Measure (mathematics)

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Informally, a measure has the property of being monotone in the sense that if A is a subset of B, the measure of A is less than or equal to the measure of B. Furthermore, the measure of the empty set is required to be 0.

In mathematical analysis, a measure on a set is a systematic way to assign a number to each suitable subset of that set, intuitively interpreted as its size. In this sense, a measure is a generalization of the concepts of length, area, and volume. A particularly important example is the Lebesgue measure on a Euclidean space, which assigns the conventional length, area, and volume of Euclidean geometry to suitable subsets of the n-dimensional Euclidean space Rn. For instance, the Lebesgue measure of the interval [0, 1] in the real numbers is its length in the everyday sense of the word – specifically, 1.

Technically, a measure is a function that assigns a non-negative real number or +∞ to (certain) subsets of a set X (see Definition below). It must further be countably additive: the measure of a 'large' subset that can be decomposed into a finite (or countably infinite) number of 'smaller' disjoint subsets, is the sum of the measures of the "smaller" subsets. In general, if one wants to associate a consistent size to each subset of a given set while satisfying the other axioms of a measure, one only finds trivial examples like the counting measure. This problem was resolved by defining measure only on a sub-collection of all subsets; the so-called measurable subsets, which are required to form a σ-algebra. This means that countable unions, countable intersections and complements of measurable subsets are measurable. Non-measurable sets in a Euclidean space, on which the Lebesgue measure cannot be defined consistently, are necessarily complicated in the sense of being badly mixed up with their complement.[1] Indeed, their existence is a non-trivial consequence of the axiom of choice.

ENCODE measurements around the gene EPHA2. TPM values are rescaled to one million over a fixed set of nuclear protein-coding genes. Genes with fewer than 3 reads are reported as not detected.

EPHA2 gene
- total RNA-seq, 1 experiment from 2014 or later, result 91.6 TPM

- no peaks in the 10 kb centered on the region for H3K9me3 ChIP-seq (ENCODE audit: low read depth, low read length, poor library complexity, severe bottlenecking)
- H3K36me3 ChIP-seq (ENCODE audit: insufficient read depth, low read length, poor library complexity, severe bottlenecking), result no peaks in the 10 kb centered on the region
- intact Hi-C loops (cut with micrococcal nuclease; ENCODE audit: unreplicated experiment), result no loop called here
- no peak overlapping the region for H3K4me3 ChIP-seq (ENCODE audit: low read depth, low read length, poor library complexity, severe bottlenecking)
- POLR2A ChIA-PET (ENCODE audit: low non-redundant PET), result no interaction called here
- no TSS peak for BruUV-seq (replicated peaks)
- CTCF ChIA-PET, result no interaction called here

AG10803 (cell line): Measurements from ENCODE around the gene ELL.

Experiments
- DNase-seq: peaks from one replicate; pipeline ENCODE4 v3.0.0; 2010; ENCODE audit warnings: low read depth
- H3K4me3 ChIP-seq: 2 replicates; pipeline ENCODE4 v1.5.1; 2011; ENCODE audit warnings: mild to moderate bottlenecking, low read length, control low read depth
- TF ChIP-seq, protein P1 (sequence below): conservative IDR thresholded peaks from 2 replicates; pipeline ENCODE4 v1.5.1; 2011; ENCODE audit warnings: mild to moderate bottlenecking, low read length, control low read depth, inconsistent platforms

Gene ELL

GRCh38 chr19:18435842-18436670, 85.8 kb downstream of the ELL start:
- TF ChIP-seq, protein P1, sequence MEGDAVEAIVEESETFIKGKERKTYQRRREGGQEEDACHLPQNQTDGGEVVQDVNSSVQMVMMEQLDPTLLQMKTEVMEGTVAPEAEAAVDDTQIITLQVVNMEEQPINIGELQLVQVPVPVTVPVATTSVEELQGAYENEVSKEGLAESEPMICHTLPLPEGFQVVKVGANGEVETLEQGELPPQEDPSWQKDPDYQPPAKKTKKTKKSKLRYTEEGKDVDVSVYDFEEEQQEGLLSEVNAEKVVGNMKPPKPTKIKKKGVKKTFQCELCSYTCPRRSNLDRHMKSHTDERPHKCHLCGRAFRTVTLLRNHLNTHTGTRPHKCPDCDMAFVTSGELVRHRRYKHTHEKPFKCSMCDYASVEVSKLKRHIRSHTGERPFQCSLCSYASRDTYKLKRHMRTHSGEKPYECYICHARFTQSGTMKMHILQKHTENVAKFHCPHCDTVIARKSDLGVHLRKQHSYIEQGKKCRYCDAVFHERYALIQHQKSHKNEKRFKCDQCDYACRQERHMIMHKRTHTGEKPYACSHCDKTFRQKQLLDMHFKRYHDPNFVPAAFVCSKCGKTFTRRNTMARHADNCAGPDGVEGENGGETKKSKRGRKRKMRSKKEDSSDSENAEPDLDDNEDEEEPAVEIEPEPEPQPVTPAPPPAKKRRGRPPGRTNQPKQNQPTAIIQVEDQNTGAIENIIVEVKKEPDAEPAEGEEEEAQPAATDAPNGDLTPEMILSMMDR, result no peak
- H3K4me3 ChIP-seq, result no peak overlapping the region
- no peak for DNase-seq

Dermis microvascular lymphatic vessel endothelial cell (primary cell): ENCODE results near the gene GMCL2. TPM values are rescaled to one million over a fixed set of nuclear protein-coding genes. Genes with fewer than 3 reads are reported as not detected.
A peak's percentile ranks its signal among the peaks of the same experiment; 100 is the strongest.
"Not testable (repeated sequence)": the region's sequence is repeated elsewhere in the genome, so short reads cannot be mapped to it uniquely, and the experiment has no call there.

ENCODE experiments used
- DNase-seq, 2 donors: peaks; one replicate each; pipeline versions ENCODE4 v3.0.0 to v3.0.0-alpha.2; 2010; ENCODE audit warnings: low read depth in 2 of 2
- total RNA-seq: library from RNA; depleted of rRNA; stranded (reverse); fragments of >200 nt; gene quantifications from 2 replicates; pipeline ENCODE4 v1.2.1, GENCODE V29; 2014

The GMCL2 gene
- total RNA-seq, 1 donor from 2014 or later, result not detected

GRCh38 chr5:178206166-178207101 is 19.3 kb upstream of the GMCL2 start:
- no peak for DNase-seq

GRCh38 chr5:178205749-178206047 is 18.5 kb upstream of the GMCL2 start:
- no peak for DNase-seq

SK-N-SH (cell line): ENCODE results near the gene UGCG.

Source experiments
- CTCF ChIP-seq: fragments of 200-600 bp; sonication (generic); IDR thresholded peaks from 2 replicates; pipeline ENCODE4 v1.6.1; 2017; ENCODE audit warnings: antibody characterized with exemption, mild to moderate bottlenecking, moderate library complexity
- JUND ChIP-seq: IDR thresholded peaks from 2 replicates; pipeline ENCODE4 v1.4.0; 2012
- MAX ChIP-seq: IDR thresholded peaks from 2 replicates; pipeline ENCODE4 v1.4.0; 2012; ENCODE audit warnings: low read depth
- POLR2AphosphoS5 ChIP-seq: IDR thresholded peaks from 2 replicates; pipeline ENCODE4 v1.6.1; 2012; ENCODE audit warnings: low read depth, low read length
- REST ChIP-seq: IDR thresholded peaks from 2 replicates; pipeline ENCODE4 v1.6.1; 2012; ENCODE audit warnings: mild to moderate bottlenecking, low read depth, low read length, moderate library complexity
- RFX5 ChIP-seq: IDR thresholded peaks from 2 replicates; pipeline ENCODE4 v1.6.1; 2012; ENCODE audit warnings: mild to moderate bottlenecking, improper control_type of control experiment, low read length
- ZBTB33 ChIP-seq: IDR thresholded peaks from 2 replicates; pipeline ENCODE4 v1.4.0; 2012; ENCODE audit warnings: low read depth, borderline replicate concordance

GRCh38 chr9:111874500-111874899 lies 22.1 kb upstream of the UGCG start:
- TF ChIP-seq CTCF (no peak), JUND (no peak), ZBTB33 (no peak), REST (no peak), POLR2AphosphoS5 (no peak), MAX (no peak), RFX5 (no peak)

Measure theory was developed in successive stages during the late 19th and early 20th centuries by Émile Borel, Henri Lebesgue, Johann Radon, and Maurice Fréchet, among others. The main applications of measures are in the foundations of the Lebesgue integral, in Andrey Kolmogorov's axiomatisation of probability theory and in ergodic theory. In integration theory, specifying a measure allows one to define integrals on spaces more general than subsets of Euclidean space; moreover, the integral with respect to the Lebesgue measure on Euclidean spaces is more general and has a richer theory than its predecessor, the Riemann integral. Probability theory considers measures that assign to the whole set the size 1, and considers measurable subsets to be events whose probability is given by the measure. Ergodic theory considers measures that are invariant under, or arise naturally from, a dynamical system.